Feelings of unease and discomfort have caused women to begin taking proactive measures concerning their personal safety. Many women, including my wife, have begun walking the school grounds with pepper spray. In addition, women are collectively passing words of warning and caution to other female students, such as advising their classmates not to walk the campus while wearing a ponytail, as the bounded hair acts as a perfect griping point when someone attacks from behind.

No ponytail on campus – is this what it has come to? A sensible act to be sure – one implemented by women aware of their dodgy surroundings – but is this voluntary act by female students more a sign of the times or a sign of things to come on campus? Instead of a reduction of ponytails, we should be seeing an increase in university action against an uptick in violence against female students.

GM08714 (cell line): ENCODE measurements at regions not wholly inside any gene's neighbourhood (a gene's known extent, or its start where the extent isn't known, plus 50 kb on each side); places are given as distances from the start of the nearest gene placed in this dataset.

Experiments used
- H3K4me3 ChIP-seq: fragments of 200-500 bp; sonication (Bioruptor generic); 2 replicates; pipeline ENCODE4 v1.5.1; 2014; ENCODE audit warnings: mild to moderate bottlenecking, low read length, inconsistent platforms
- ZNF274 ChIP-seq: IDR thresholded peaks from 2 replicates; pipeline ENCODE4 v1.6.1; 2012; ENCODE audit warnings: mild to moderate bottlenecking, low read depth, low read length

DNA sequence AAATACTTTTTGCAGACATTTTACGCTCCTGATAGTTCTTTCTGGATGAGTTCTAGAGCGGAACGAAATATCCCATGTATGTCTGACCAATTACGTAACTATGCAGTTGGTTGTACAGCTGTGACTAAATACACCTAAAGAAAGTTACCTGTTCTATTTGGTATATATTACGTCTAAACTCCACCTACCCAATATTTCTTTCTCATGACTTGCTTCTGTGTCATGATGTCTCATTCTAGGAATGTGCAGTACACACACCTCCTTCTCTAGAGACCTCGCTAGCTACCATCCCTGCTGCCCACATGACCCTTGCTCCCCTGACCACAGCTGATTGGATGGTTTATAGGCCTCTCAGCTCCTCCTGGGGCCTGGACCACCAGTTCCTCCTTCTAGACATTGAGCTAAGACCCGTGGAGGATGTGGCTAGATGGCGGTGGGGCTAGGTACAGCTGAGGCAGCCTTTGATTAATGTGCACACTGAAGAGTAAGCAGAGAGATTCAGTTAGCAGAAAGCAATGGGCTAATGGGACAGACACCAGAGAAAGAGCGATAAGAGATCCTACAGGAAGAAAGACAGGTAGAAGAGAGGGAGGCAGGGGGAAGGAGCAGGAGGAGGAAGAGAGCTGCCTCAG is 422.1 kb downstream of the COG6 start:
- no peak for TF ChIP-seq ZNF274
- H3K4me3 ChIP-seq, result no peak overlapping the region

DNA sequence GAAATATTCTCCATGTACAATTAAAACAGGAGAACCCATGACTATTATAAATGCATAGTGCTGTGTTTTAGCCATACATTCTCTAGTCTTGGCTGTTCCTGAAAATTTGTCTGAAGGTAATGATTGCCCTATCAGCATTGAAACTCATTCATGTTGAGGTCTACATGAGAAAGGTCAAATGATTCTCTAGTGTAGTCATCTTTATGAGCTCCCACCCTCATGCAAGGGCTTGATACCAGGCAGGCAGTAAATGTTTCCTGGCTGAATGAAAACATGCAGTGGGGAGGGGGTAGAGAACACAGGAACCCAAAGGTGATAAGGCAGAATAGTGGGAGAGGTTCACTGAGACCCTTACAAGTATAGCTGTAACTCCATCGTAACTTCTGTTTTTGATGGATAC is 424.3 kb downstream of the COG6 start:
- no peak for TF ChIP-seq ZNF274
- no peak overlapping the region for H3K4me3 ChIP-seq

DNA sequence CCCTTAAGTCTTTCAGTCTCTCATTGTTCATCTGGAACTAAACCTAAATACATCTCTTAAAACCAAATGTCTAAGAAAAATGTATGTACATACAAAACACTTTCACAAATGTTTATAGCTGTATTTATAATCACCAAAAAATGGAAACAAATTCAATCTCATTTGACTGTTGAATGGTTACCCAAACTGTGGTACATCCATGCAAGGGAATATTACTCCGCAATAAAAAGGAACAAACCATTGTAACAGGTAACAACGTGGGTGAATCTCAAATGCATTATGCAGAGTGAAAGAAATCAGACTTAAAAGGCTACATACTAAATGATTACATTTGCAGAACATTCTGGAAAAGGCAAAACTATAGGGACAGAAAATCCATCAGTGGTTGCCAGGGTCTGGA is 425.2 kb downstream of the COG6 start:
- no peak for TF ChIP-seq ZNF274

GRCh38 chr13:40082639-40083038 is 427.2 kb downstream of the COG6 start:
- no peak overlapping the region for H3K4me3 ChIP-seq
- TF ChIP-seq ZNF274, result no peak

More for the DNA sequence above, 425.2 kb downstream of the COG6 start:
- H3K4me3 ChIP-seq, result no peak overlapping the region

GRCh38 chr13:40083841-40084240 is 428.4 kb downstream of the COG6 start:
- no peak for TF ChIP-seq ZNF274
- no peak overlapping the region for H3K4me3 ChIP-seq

To be certain, Sacramento State has responded. The school has stated that it has increased its police presence and has also made law enforcement and security personnel available to female students in need of an escort. In addition, the college has used the attacks as an opportunity to educate their students about personal safety and sexual assaults.

Still, these actions are reactive, as they are only addressing issues as they arise. To address this matter further, the university must be prepared to adopt a new philosophy concerning campus safety and implement new measures to assure students that the college is working to provide a safe environment for instruction and personal enrichment. After all, the school maintains that “the safety and wellbeing of all students, faculty, staff and visitors on the Sacramento State campus is (the) primary concern” of their police department.

The following is a four-point plan the school should consider implementing to improve campus safety.

1. Work with the patrolling police officers